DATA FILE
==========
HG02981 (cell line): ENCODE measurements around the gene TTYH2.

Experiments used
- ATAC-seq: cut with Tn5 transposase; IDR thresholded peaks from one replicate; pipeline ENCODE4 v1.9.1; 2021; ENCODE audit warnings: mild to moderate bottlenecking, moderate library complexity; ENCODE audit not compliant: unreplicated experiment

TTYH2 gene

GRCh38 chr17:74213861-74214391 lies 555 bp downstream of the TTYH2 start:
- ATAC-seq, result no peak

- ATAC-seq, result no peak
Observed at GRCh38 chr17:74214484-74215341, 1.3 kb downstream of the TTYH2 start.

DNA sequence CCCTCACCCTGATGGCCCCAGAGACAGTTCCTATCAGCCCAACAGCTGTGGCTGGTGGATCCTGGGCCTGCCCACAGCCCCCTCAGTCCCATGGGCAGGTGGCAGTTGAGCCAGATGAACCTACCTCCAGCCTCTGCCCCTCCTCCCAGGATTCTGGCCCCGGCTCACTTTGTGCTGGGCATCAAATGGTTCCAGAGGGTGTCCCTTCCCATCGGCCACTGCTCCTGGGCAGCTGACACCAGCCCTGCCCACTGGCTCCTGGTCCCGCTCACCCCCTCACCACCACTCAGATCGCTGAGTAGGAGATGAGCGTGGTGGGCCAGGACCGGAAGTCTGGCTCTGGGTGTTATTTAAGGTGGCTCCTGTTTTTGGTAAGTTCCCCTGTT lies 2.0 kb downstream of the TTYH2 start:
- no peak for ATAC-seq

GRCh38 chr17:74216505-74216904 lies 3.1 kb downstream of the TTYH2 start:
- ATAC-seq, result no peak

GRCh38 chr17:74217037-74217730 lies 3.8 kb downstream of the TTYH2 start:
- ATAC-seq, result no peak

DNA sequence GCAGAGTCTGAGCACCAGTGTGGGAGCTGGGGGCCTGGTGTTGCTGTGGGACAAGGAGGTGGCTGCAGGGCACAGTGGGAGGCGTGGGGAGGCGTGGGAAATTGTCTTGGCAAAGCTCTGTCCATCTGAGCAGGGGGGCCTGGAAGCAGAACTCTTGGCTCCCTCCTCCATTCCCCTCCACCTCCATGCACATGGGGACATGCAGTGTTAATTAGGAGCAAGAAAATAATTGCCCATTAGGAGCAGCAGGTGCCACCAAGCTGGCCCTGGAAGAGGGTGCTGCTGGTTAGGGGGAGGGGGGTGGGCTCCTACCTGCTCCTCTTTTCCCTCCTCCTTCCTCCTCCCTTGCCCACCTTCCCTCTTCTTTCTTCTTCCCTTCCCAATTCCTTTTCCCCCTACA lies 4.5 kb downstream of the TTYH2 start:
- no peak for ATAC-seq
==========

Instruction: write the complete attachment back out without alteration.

HG02981 (cell line): ENCODE measurements around the gene TTYH2.

Experiments used
- ATAC-seq: cut with Tn5 transposase; IDR thresholded peaks from one replicate; pipeline ENCODE4 v1.9.1; 2021; ENCODE audit warnings: mild to moderate bottlenecking, moderate library complexity; ENCODE audit not compliant: unreplicated experiment

TTYH2 gene

GRCh38 chr17:74213861-74214391 lies 555 bp downstream of the TTYH2 start:
- ATAC-seq, result no peak

- ATAC-seq, result no peak
Observed at GRCh38 chr17:74214484-74215341, 1.3 kb downstream of the TTYH2 start.

DNA sequence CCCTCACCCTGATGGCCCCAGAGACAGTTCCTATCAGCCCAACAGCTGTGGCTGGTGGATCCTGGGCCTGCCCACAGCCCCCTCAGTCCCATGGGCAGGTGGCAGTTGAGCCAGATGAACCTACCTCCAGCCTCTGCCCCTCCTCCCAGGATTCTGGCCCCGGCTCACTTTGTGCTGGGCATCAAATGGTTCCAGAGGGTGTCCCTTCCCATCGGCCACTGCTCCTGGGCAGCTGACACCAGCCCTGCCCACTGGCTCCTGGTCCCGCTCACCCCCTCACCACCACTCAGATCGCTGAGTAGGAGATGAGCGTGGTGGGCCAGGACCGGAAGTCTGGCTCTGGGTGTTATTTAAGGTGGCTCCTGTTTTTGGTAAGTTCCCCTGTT lies 2.0 kb downstream of the TTYH2 start:
- no peak for ATAC-seq

GRCh38 chr17:74216505-74216904 lies 3.1 kb downstream of the TTYH2 start:
- ATAC-seq, result no peak

GRCh38 chr17:74217037-74217730 lies 3.8 kb downstream of the TTYH2 start:
- ATAC-seq, result no peak

DNA sequence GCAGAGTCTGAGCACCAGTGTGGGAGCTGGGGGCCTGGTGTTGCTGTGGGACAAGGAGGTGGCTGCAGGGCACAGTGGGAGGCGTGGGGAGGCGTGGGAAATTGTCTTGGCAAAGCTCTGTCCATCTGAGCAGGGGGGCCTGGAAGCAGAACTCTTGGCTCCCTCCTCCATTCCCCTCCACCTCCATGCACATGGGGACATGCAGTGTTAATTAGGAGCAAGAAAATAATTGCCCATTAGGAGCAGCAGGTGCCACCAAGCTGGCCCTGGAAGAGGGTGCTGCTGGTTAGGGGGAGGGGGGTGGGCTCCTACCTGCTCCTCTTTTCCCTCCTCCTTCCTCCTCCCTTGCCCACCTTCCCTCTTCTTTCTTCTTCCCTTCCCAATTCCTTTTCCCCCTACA lies 4.5 kb downstream of the TTYH2 start:
- no peak for ATAC-seq